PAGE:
Preparing for Android 1.0
In 2007, Apple introduced the world to the iPhone and revolutionized the industry of mobile computing. Google kept quiet about their Android project at the time, but in November of that year, began to slowly leak plans to create its own version of a mobile platform.
Google’s CEO Eric Schmidt would announce that the company’s vision was to open up an operating system that would enable its operation with thousands of different phone models.
It was reported that before the release to the public, Google had two alpha builds of the Android platform, including a blackberry style “Sooner” model which was never released at all.
It’s important to consider that in the early days of what we now consider mobile phone use, there was a lot of skepticism about touchscreen phones, at least until Apple dared to boldly venture into that market.
The very first Android smartphone was finally announced in 2008. It was known as the T-Mobile G1 in the U.S. (and as HTC Dream in other parts of the world). The phone used a typical QWERTY physical keyboard with a 3.2-inch touchscreen and did not have a standard 3.5 mm headphone jack, a mainstay in any current Android phone. It did not exactly receive great reviews.
What the phone did have was the Android 1.0 system which encompassed multiple products and services (as Google intended) including YouTube, Google Maps, and a browser (not yet Chrome).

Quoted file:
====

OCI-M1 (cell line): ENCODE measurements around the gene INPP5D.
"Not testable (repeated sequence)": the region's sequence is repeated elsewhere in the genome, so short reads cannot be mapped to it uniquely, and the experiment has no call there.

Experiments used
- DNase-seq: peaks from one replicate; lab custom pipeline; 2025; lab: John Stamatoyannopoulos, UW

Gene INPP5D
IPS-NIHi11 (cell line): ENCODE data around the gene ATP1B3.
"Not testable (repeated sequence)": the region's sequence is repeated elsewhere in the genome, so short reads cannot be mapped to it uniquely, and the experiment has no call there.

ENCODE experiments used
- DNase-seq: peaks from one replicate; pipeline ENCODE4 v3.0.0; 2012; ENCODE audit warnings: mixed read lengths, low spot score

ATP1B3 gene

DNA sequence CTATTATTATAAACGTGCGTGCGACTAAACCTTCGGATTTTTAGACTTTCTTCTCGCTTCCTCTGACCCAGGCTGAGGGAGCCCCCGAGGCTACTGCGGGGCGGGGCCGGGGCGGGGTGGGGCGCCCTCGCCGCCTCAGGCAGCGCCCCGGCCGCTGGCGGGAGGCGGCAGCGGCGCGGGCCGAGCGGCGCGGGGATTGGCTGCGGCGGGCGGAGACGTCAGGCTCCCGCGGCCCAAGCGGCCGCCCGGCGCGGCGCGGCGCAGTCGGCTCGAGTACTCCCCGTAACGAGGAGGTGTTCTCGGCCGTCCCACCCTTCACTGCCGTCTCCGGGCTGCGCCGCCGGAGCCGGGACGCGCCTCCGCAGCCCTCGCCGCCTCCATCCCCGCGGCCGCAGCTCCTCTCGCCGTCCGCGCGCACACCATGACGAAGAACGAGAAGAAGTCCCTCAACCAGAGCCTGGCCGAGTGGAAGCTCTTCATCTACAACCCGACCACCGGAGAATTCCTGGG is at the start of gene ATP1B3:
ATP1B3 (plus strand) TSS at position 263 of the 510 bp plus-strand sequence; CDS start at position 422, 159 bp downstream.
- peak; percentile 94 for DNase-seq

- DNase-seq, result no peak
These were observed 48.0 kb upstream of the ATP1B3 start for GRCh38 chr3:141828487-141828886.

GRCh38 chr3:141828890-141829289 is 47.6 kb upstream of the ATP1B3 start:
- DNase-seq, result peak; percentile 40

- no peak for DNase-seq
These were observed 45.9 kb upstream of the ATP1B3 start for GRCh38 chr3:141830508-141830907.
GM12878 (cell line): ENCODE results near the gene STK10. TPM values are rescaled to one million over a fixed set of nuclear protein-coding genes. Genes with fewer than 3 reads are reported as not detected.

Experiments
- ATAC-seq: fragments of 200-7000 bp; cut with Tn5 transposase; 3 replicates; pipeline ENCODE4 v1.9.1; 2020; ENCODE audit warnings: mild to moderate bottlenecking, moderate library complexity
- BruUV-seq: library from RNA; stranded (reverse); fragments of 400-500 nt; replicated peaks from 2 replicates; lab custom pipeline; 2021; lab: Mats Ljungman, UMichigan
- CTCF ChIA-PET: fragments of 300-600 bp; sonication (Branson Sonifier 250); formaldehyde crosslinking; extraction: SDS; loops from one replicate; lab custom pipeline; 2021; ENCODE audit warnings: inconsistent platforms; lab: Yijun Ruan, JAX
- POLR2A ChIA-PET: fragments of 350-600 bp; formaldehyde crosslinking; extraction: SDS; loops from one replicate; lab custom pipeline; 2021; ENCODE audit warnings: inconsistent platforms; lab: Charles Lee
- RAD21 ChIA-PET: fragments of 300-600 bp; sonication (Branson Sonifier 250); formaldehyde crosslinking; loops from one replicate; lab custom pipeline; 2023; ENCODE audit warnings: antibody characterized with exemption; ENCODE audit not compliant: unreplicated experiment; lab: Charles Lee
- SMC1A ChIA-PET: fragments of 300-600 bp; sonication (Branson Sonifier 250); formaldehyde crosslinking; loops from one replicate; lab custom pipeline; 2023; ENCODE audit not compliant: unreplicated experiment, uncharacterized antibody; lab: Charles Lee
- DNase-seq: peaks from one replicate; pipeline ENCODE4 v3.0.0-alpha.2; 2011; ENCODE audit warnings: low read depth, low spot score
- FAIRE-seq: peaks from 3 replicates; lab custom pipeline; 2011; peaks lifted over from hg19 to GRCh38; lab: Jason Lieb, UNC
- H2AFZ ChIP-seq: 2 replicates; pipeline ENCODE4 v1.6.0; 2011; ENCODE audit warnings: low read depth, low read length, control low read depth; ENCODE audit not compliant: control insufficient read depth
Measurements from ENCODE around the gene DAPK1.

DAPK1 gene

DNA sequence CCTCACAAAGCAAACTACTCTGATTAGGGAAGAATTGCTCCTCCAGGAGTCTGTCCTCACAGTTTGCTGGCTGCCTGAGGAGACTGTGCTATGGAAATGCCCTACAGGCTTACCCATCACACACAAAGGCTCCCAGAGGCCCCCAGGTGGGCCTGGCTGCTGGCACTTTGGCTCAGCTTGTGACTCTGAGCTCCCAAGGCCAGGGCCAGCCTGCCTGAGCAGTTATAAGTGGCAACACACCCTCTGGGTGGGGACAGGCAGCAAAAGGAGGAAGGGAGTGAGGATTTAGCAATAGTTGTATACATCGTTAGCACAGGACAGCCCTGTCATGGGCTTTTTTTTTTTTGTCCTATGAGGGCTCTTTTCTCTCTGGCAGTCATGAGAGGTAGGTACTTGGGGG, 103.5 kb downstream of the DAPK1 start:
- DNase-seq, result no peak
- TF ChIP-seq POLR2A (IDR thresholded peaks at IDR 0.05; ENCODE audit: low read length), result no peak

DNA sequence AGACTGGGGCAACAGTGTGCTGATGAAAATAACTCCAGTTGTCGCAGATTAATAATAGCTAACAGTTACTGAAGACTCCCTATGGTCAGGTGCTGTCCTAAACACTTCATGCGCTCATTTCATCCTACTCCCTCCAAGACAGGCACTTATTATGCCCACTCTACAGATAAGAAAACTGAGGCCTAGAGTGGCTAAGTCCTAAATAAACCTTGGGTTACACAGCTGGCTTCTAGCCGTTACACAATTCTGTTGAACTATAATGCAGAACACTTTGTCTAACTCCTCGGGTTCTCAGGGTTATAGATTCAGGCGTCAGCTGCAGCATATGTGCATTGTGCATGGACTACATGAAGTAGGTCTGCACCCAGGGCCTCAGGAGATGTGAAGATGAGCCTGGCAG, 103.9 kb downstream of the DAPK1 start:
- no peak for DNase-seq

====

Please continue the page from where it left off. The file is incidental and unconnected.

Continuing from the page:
It also boasted the first version of the “App Store” which was stated to have dozens of apps unique to the Android platform. While some of these sound archaic these days, they were a big part of help in Android’s rise in the marketplace at the time.
The “Sweet” Release Names
The first few Android versions did not have names for the OS releases. Internally, version 1.1 was referred to as “Petit four” (a name for a French dessert) while in development. When Android’s 1.5 OS launched in April of 2009, the version got a public label of “Cupcake.”
The credit for the naming conventions goes to project manager Ryan Gibson, though his reasons for this convention are unknown. When Google released version 4.4 (KitKat), an “official” reason for the naming convention was given. “Since these devices make our lives so sweet, each Android version is named after a dessert.”
What Is With The Logo?
If you have used the Android platform at all the chances of you not having seen the Android logo of a green bug looking robot creature are almost zero.
Irina Blok, the icon’s designer, said that her only direction for the logo was to make something that looked like a robot. She cites the inspiration for the green android creature being a warped combination of the make and female restroom logos.